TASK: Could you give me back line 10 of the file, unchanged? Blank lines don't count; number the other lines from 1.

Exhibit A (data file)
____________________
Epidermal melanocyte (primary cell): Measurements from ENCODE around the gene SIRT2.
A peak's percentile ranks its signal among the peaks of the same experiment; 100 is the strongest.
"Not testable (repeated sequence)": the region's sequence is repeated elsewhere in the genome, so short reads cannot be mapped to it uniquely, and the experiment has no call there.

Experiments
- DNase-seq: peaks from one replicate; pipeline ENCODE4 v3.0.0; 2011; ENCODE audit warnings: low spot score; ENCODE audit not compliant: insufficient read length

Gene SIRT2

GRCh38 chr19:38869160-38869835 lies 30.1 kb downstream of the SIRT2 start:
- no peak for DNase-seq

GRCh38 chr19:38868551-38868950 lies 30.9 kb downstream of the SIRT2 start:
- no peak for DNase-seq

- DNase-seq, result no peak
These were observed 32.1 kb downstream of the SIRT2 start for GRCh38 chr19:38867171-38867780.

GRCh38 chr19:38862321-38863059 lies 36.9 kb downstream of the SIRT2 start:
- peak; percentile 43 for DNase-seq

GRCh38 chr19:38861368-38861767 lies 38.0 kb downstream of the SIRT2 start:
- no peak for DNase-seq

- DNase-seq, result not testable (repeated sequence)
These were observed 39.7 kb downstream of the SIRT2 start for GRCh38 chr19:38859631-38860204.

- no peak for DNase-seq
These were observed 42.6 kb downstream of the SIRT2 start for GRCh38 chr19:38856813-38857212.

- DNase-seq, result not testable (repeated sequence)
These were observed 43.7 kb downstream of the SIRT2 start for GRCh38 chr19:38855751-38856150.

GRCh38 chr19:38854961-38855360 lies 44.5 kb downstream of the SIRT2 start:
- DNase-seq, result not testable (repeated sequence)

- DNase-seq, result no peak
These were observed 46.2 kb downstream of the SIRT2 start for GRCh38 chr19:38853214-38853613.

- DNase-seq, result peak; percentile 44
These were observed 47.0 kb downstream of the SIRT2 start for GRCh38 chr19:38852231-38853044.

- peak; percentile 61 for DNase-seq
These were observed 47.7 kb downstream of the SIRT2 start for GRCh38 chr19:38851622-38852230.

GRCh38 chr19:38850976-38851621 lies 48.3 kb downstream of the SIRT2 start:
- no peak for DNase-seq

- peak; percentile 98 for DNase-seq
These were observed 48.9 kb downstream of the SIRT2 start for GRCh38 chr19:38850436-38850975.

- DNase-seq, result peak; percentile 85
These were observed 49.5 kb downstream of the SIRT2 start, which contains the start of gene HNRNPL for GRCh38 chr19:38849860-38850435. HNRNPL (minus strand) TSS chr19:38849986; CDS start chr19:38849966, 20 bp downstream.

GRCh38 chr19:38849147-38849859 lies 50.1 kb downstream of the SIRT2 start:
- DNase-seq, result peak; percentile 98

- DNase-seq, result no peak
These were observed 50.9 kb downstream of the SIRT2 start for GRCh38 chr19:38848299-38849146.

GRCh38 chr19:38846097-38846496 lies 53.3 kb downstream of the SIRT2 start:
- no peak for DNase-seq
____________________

- no peak for DNase-seq